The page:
LECTURE 5: X-RAY PRODUCTION Flashcards Preview

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Flashcards in LECTURE 5: X-RAY PRODUCTION Deck (48):
1

What is kVp?

It is the potential difference between the cathode and the anode

2

Where does the external energy source to accelerate the e- come from?

generator! high-voltage generator supplies the energy to the cathode to fire e- at anode

3

Where does the KE of e- come from?

As the e- are accelerated to the anode, they gain kinetic energy

4

How are e- accelerated to the anode? Where does its energy come from?

high-voltage generator

5

What is KE of e- called?

Kilo-electron-volts - keV

6

T or F: kVp is proportional to keV

TRUE - the kinetic energy of an e- is proportional to kVp (potential difference between cathode and anode)

7

If the atomic number of the target is higher, does this increase or decrease x-ray production?

Increase because more probability of hitting an e- since theres more of them

8

Formula for KE?

KE = 1/2m v^2 JOULES

9

What is the units for KE?

Joules

10

Do all e- have the same mass?

YES!!! Always

11

Kinetic energy: if you double V, what happens to KE?

It will quadruple! x4 because it is ^2
i.e. 5^2 = 25 but 10^2 is 100

12

Kinetic energy: if you double m (mass), what happens to KE?

It will double

13

If you decrease mass by 1/4, but increase speed by double, what happens to KE?

Stays the same!

14

Do all e- have the same energy if you supply a certain kVp?

No - because it depends on a lot of factors like e- e- interaction, space defect...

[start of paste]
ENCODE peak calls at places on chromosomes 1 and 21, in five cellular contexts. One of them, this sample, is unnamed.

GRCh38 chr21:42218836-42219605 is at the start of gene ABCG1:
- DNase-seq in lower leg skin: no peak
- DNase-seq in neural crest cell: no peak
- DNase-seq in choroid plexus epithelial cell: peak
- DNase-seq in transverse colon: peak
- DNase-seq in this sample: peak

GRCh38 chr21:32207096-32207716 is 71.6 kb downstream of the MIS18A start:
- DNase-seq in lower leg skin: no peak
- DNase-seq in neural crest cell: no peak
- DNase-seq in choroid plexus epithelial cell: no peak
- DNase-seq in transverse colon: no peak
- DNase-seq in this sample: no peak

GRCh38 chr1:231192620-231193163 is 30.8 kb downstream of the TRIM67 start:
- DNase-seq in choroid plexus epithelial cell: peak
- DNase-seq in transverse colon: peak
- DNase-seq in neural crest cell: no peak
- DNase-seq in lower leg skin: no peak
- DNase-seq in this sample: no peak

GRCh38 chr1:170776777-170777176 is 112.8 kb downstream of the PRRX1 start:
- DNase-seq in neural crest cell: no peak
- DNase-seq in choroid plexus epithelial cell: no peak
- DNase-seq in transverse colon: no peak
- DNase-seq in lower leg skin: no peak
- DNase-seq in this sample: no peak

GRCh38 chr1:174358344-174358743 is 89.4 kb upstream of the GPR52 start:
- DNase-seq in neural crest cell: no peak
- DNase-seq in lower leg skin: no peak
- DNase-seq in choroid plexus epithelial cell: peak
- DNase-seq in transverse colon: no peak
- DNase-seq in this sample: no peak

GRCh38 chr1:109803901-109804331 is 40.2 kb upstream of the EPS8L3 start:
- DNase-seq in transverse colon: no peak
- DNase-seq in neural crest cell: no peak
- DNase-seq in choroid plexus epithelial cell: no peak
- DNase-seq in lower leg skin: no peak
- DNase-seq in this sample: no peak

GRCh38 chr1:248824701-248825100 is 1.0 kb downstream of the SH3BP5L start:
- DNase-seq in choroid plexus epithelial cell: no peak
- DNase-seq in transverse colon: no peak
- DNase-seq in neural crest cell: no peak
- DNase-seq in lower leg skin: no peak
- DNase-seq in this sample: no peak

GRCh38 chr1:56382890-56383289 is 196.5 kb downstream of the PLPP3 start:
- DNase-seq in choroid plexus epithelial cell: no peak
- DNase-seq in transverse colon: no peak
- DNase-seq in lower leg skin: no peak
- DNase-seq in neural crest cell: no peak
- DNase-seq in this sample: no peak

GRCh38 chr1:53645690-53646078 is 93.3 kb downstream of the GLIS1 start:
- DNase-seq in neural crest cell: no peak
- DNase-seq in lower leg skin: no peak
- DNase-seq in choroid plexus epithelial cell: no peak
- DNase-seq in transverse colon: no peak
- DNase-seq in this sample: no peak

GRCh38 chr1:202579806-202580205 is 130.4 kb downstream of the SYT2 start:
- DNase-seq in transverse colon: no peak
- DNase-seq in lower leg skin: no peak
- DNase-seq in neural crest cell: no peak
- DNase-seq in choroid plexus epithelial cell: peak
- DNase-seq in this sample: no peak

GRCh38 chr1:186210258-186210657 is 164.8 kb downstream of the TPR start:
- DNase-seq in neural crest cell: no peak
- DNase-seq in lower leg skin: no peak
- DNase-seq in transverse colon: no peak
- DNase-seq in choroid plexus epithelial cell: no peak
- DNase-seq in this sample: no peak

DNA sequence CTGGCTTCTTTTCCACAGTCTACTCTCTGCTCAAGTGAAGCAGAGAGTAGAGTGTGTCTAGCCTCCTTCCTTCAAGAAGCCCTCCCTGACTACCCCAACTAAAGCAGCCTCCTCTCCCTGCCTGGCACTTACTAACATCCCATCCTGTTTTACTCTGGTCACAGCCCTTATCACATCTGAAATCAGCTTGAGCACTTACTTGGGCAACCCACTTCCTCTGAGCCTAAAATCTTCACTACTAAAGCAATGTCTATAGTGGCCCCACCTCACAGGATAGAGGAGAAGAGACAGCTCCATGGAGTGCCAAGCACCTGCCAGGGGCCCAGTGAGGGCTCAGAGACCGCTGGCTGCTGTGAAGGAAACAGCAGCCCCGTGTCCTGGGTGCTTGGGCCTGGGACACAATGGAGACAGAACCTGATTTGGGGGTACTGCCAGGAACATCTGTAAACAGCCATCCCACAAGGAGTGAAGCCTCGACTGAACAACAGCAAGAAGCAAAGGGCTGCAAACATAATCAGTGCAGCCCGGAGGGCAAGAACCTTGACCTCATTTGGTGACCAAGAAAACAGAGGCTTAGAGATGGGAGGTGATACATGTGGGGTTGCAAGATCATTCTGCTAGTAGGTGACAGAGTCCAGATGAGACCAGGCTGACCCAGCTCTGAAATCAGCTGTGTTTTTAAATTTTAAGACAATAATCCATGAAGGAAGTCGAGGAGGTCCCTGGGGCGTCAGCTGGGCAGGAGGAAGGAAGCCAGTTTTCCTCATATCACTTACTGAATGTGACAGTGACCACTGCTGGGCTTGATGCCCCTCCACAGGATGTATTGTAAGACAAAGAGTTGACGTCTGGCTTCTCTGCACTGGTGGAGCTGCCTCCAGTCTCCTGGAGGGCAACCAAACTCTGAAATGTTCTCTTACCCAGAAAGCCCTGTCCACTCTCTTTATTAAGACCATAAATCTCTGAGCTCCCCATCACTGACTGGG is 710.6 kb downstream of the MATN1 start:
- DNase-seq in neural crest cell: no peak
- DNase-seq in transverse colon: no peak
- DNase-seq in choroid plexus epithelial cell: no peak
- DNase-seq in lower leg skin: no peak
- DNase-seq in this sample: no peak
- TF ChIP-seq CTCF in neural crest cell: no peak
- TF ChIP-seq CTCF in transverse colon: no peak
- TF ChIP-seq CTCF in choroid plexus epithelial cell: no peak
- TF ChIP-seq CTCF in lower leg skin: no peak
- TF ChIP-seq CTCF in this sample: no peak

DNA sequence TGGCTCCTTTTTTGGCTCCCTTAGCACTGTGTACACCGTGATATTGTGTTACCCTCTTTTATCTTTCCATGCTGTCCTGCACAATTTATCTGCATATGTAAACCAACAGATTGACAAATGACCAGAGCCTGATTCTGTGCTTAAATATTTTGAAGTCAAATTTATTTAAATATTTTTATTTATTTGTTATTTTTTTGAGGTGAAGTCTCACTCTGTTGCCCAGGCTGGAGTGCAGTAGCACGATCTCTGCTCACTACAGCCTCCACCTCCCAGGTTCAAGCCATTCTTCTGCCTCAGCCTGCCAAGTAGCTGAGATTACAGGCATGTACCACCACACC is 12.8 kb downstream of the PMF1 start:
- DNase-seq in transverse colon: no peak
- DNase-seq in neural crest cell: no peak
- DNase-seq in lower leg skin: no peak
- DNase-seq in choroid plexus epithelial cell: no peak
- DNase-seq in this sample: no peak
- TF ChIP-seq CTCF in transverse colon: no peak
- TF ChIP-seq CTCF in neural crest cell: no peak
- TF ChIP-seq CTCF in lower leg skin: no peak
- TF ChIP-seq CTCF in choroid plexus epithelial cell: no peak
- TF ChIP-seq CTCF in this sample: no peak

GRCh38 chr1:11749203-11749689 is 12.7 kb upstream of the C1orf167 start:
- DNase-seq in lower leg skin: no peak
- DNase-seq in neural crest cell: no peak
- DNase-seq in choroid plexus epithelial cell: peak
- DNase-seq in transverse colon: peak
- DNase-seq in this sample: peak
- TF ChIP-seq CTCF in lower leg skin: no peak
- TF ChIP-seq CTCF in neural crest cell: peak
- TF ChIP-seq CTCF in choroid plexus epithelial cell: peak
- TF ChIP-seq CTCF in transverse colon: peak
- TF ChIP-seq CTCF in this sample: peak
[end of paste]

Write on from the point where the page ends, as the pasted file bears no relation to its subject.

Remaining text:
15

T or F? e- travel at half the speed of light

True - more than half

16

Where does heat come from when e- interact with target?

Collision with atom but KE incident e- is less than BE of orbital e-; only get excitation

17

What is coulomb interaction?

INDIRECT INTERACTION of electrically charged particles - i.e. electrons with nucleus - Bremsstrahlung x-rays

18

What is the main principle of bremsstrahlung x-rays, what about characteristic?

Brem: coulomb interactions
Characteristic: IONISATION - incident e- collision with orbital e-

19

Describe what interaction makes characteristic x-rays

IONISATION incident e- comes and hits orbital e-; with KE larger than BE, it will eject the orbital e- from the atom

20

All atoms have same binding E. T or F?

FALSE - "Characteristic" of each atom - they have diff properties!

21

Why is it called "characteristic" x-rays?

First, we have incident e- ejecting an orbital e-; (produces heat) then, as each e- from outer shells jump down to fill the space, energy is given off in the form of CHARAC X RAYS

22

What does "ISOPROPIC" x-ray production mean?

Means that e- has no set path when it is ejected; goes wherever they want to

23

What makes outer shell e- want to jump closer to the nucleus?

the proton positive charges

24

Can you get more than one characteristicc x ray during just one interaction?

Of course. because all the e- keep jumping down the spaces!

25

As e- transitions to a lower E state, what happens?